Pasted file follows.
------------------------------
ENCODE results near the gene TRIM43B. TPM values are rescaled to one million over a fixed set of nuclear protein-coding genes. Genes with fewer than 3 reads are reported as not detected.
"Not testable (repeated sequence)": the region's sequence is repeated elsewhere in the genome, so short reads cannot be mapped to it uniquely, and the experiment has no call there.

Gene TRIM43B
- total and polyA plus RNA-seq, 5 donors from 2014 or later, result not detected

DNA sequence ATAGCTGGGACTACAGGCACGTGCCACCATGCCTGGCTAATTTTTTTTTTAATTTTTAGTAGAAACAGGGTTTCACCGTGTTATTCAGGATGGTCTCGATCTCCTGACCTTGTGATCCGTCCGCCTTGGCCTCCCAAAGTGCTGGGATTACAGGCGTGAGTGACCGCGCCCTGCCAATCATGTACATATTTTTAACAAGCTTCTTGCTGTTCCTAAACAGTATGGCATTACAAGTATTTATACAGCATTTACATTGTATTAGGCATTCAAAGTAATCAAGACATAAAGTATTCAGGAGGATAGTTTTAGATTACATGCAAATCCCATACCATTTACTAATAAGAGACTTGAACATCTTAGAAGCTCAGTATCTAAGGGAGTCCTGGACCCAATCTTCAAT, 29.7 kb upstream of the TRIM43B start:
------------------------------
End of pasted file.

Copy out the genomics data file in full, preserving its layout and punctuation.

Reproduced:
ENCODE results near the gene TRIM43B. TPM values are rescaled to one million over a fixed set of nuclear protein-coding genes. Genes with fewer than 3 reads are reported as not detected.
"Not testable (repeated sequence)": the region's sequence is repeated elsewhere in the genome, so short reads cannot be mapped to it uniquely, and the experiment has no call there.

Gene TRIM43B
- total and polyA plus RNA-seq, 5 donors from 2014 or later, result not detected

DNA sequence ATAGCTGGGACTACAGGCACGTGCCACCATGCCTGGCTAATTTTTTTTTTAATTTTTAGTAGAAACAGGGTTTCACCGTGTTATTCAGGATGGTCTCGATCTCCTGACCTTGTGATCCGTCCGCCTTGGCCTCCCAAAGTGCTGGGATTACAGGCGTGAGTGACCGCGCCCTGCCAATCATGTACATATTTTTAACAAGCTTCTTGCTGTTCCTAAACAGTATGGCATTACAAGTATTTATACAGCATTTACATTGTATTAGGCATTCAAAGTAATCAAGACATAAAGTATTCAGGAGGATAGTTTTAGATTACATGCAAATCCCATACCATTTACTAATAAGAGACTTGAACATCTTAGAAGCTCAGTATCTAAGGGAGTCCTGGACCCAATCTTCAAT, 29.7 kb upstream of the TRIM43B start: